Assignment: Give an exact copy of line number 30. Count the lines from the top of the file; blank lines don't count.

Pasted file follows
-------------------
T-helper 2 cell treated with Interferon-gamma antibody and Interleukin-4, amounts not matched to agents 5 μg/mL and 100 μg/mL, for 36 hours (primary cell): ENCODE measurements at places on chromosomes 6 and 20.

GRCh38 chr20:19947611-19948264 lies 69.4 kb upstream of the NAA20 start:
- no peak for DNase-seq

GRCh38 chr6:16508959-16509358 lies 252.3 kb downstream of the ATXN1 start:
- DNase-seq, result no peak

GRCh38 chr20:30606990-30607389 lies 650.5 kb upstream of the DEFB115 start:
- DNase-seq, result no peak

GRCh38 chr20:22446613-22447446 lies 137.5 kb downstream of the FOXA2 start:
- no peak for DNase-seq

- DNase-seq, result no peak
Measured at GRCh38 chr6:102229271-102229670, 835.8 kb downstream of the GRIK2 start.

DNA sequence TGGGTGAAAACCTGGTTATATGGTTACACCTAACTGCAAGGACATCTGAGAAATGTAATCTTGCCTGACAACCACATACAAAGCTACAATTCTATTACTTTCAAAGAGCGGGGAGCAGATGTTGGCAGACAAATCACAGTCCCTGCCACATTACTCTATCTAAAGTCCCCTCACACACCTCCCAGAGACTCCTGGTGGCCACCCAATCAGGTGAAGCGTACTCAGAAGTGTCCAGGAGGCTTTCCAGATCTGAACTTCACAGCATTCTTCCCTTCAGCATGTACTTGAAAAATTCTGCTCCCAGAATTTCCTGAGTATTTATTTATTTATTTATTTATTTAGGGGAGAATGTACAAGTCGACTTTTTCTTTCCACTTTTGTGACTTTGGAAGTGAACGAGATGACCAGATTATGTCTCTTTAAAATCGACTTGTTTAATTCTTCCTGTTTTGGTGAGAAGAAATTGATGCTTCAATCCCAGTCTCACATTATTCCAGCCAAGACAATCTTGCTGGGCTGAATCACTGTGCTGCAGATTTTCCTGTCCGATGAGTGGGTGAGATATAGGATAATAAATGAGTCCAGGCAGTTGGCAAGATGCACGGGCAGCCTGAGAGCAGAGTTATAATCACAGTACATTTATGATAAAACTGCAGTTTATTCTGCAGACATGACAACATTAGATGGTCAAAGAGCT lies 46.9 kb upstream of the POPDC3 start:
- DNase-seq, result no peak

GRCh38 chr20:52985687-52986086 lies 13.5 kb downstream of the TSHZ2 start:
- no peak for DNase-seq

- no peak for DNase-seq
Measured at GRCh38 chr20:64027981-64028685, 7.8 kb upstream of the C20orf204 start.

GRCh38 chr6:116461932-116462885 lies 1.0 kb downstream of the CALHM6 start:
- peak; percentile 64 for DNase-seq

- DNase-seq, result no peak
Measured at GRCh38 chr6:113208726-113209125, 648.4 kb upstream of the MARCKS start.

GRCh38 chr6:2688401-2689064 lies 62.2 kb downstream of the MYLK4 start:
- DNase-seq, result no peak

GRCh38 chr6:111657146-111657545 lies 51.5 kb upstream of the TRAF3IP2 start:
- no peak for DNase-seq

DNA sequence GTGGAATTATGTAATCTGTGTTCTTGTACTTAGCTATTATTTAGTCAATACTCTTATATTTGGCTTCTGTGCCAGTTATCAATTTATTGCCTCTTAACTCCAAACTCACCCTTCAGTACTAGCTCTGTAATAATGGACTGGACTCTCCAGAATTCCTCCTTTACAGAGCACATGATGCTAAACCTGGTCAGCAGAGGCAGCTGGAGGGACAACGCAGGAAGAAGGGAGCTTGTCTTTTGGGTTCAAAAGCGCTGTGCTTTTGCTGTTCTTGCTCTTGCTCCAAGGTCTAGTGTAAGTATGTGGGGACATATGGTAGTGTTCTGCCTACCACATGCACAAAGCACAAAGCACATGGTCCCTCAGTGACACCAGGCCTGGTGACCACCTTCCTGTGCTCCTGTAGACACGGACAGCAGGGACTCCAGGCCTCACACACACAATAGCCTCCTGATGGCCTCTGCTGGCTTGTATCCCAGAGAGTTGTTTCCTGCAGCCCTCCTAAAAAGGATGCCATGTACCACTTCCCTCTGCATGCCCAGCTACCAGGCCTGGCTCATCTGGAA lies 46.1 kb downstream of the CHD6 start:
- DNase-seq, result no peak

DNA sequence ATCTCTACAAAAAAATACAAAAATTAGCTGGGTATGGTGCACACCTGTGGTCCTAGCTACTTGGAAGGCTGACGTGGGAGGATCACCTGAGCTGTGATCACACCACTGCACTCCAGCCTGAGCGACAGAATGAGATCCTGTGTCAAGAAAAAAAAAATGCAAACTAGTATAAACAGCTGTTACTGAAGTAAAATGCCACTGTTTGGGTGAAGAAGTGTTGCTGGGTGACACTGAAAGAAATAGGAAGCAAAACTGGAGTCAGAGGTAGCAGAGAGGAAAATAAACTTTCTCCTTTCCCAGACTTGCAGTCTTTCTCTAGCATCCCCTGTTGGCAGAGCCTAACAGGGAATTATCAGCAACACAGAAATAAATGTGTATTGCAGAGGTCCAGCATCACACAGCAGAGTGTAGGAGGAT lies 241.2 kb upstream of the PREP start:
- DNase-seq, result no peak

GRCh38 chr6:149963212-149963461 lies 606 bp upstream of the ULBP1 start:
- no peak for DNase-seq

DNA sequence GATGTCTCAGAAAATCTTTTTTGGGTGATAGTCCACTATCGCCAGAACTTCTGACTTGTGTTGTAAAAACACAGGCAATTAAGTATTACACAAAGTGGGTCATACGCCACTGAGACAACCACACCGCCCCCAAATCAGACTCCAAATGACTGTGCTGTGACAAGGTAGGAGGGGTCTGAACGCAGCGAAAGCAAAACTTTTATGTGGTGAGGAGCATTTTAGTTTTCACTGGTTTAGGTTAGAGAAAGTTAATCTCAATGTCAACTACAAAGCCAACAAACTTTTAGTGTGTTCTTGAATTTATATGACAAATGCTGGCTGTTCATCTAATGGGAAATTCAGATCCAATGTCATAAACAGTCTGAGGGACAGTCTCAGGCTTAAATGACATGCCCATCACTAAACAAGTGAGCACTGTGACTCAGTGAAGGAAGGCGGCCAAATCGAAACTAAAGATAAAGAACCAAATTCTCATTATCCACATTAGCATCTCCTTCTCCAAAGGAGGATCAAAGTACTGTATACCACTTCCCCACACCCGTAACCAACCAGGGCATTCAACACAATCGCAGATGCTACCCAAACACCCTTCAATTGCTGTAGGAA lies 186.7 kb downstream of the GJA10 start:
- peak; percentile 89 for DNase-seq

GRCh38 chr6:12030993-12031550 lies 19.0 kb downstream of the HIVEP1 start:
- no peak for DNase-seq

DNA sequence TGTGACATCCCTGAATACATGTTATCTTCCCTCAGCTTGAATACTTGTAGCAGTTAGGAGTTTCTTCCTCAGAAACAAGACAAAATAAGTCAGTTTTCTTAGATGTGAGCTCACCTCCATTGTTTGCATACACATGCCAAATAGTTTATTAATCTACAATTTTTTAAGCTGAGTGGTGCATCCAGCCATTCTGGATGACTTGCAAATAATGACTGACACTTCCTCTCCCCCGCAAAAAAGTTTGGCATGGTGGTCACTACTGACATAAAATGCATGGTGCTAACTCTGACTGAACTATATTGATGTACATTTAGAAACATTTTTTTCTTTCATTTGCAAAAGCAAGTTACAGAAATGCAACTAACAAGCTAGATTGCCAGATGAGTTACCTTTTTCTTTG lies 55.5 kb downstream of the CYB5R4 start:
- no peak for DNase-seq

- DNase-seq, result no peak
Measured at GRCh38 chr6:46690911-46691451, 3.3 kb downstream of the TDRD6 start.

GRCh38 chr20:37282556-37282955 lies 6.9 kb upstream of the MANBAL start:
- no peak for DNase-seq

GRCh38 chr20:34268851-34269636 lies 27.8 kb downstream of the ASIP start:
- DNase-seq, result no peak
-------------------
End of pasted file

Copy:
GRCh38 chr6:149963212-149963461 lies 606 bp upstream of the ULBP1 start: